Lone Star filed suit on March 11, 2011, challenging the City of Los Angeles ordinance on both federal and California constitutional grounds. (ECF No. 1.) The Complaint was amended on June 6, 2011, to add the Cities of Santa Clarita, Rancho Cucamonga, and Loma Linda as defendants. (ECF No. 17.) Lone Star is a corporation that operates a fleet of mobile billboards, and has been subject to enforcement under the ordinances at issue. ( Id. at ¶ ¶ 2, 7-8.) The Amended Complaint
asserts claims for free speech, due process, and privileges or immunities clause violations under both the United States and California Constitutions. ( Id. )
This Court denied Lone Star's Motion for Preliminary Injunction on June 2, 2012, finding that Lone Star had not demonstrated a likelihood of success on the merits. (ECF No. 53.) In denying the preliminary injunction, the Court held that the ordinances are not content-based restrictions on speech. ( Id. ) The Ninth Circuit affirmed this Court's denial of the preliminary injunction on March 21, 2013, holding that the ordinances are in fact content-neutral. (ECF No. 70.) The parties have now filed Cross-Motions for Summary Judgment to determine whether the ordinances are constitutional as reasonable time, place, and manner restrictions. (ECF Nos. 78, 82.)
III. LEGAL STANDARD
Summary judgment should be granted if there are no genuine issues of material fact and the moving party is entitled to judgment as a matter of law. Fed.R.Civ.P. 56(c). The moving party bears the initial burden of establishing the absence of a genuine issue of material fact. Celotex Corp. v. Catrett, 477 U.S. 317, 323-24, 106 S.Ct. 2548, 91 L.Ed.2d 265 (1986). Once the moving party has met its burden, the nonmoving party must go beyond the pleadings and identify specific facts through admissible evidence that show a genuine issue for trial. Id.; Fed.R.Civ.P. 56(c). Conclusory or speculative testimony in affidavits and moving papers is insufficient to raise genuine issues of fact. Thornhill's Publ'g Co. v. GTE Corp., 594 F.2d 730, 738 (9th Cir. 1979).
A genuine issue of material fact must be more than a scintilla of evidence or evidence that is merely colorable or not significantly probative. Addisu v. Fred Meyer, 198 F.3d 1130, 1134 (9th Cir. 2000). A disputed fact is " material" where the resolution of that fact might affect the outcome of the suit under the governing law. Anderson v. Liberty Lobby, Inc., 477 U.S. 242, 248, 106 S.Ct. 2505, 91 L.Ed.2d 202 (1968). An issue is " genuine" if the evidence is sufficient for a reasonable jury to return a verdict for the nonmoving party. Id. Where the moving and nonmoving parties' versions of events differ, courts are required to view the facts and draw reasonable inferences in the light most favorable to the nonmoving party. Scott v. Harris, 550 U.S. 372, 378, 127 S.Ct. 1769, 167 L.Ed.2d 686 (2007).
The parties have stipulated to the facts in this case, namely the enactment of the relevant ordinances and their admissibility. (Stip. ¶ ¶ 1-10.) In addition, the parties have stipulated that Lone Star is pursuing only a facial challenge to the ordinances. (Stip. ¶ 11.) While the Amended Complaint contains claims for violations under the Fourteenth Amendment as well as under the California Constitution, disposition of this case and the instant Cross-Motions for Summary Judgment turn entirely on the application of well-established First Amendment law. Lone Star concedes this point. (Lone Star Opp'n 2:6-11.) Accordingly, the Court will first address the validity of the ordinances under the First Amendment and then address any remaining claims.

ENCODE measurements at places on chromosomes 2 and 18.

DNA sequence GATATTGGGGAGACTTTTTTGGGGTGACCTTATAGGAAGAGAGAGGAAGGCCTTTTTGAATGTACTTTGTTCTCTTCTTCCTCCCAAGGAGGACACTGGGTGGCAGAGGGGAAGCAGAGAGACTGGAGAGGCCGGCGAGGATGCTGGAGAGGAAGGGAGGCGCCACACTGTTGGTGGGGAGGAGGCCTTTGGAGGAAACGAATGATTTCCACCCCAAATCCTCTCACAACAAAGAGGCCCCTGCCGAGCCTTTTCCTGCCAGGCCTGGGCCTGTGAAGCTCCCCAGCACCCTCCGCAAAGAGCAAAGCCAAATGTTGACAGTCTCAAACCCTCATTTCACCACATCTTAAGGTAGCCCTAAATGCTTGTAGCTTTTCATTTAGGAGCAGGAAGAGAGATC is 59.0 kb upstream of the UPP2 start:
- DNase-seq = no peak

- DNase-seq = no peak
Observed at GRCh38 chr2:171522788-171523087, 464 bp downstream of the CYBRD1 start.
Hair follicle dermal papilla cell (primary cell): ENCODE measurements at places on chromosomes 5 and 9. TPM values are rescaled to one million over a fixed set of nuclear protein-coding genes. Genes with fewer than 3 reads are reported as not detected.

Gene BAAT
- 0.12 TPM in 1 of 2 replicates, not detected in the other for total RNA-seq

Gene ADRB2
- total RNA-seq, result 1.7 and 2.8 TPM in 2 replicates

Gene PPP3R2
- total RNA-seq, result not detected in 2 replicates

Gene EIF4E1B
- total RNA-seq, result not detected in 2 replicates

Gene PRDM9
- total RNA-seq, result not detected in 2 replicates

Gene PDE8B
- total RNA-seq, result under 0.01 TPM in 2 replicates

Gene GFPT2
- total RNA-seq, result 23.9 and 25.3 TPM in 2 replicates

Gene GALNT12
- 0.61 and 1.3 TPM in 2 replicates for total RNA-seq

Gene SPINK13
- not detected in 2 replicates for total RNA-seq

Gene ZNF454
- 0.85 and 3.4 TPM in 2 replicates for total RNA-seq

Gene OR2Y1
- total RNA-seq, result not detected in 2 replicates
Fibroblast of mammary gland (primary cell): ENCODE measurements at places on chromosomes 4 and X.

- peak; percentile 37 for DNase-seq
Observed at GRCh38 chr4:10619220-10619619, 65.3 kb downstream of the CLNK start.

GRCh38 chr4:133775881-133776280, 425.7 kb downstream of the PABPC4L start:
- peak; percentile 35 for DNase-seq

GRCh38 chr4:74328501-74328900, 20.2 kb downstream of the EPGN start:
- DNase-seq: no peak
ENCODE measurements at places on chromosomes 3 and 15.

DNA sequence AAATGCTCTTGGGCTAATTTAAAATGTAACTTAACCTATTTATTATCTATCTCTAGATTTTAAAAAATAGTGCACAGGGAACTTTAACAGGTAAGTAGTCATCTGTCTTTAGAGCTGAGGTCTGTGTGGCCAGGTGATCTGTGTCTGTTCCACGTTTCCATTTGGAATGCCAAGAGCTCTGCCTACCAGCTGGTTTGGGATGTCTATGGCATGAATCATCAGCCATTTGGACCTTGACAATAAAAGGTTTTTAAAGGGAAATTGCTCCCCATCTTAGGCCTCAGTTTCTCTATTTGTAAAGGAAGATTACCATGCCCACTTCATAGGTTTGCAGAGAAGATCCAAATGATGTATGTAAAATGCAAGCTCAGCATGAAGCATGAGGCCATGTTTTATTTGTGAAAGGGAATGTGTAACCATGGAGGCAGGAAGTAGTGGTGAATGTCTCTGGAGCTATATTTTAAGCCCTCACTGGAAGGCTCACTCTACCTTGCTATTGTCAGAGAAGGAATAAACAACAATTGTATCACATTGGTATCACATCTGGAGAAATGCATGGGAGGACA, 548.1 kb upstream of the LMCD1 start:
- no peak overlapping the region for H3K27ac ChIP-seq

A. Facial Challenges Under the First Amendment
" When the Government restricts speech, the Government bears the burden of proving the constitutionality of it." United States v. Playboy Entm't Grp., Inc., 529 U.S. 803, 816, 120 S.Ct. 1878, 146 L.Ed.2d 865 (2000). Nonetheless, a typical
facial challenge to a law's validity requires " that no set of circumstances exists under which [the law] would be valid," or that the law " lacks any 'plainly legitimate sweep.'" United States v. Stevens, 559 U.S. 460, 472, 130 S.Ct. 1577, 176 L.Ed.2d 435 (2010); see also United States v. Salerno, 481 U.S. 739, 745, 107 S.Ct. 2095, 95 L.Ed.2d 697 (1987); Washington v. Glucksberg, 521 U.S. 702, 740 n.7, 117 S.Ct. 2258, 117 S.Ct. 2302, 138 L.Ed.2d 772 (1997) (Stevens, J., concurring in judgments). In the First Amendment context, however, a law may also be facially invalid as overbroad if " a substantial number of its applications are unconstitutional, judged in relation to the statute's plainly legitimate sweep." Stevens, 559 U.S. at 473; Comite de Jornaleros de Redondo Beach v. City of Redondo Beach, 657 F.3d 936, 944-45 (9th Cir. 2011) (en banc). This overbreadth doctrine exists " out of concern that the threat of enforcement of an overbroad law may deter or 'chill' constitutionally protected speech . . . ." Virginia v. Hicks, 539 U.S. 113, 119, 123 S.Ct. 2191, 156 L.Ed.2d 148 (2003); Comite de Jornaleros, 657 F.3d at 944. This concern for chilling protected speech means that a party seeking to strike down a statute for overbreadth is not required to demonstrate that his own conduct could not be regulated by a more narrowly drawn statute. See Comite de Jornaleros, 657 F.3d at 944; Parker v. Levy, 417 U.S. 733, 759, 94 S.Ct. 2547, 41 L.Ed.2d 439 (1974).
Nevertheless, facial challenges are disfavored for several reasons. They " often rest on speculation" and " run contrary to the fundamental principle of judicial restraint that courts should neither anticipate a question of constitutional law in advance of the necessity of deciding on it nor formulate a rule of constitutional law broader than is required by the precise facts to which it is to be applied." Wash. State Grange v. Wash. State Republican Party, 552 U.S. 442, 450, 128 S.Ct. 1184, 170 L.Ed.2d 151. (2009) (internal quotations omitted). Facial challenges also " threaten to short circuit the democratic process by preventing laws embodying the will of the people from being implemented in a manner consistent with the Constitution." Id. at 451.